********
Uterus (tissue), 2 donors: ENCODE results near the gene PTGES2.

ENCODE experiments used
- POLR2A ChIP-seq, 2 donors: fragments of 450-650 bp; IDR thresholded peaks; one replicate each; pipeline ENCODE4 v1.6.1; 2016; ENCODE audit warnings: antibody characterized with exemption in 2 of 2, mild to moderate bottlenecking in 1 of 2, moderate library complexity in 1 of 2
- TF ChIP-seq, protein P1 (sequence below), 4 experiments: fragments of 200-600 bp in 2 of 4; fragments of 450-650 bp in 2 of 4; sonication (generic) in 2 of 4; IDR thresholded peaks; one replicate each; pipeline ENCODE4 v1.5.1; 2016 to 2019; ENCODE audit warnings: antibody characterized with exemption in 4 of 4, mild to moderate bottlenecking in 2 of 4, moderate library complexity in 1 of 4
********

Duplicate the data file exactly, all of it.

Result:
Uterus (tissue), 2 donors: ENCODE results near the gene PTGES2.

ENCODE experiments used
- POLR2A ChIP-seq, 2 donors: fragments of 450-650 bp; IDR thresholded peaks; one replicate each; pipeline ENCODE4 v1.6.1; 2016; ENCODE audit warnings: antibody characterized with exemption in 2 of 2, mild to moderate bottlenecking in 1 of 2, moderate library complexity in 1 of 2
- TF ChIP-seq, protein P1 (sequence below), 4 experiments: fragments of 200-600 bp in 2 of 4; fragments of 450-650 bp in 2 of 4; sonication (generic) in 2 of 4; IDR thresholded peaks; one replicate each; pipeline ENCODE4 v1.5.1; 2016 to 2019; ENCODE audit warnings: antibody characterized with exemption in 4 of 4, mild to moderate bottlenecking in 2 of 4, moderate library complexity in 1 of 4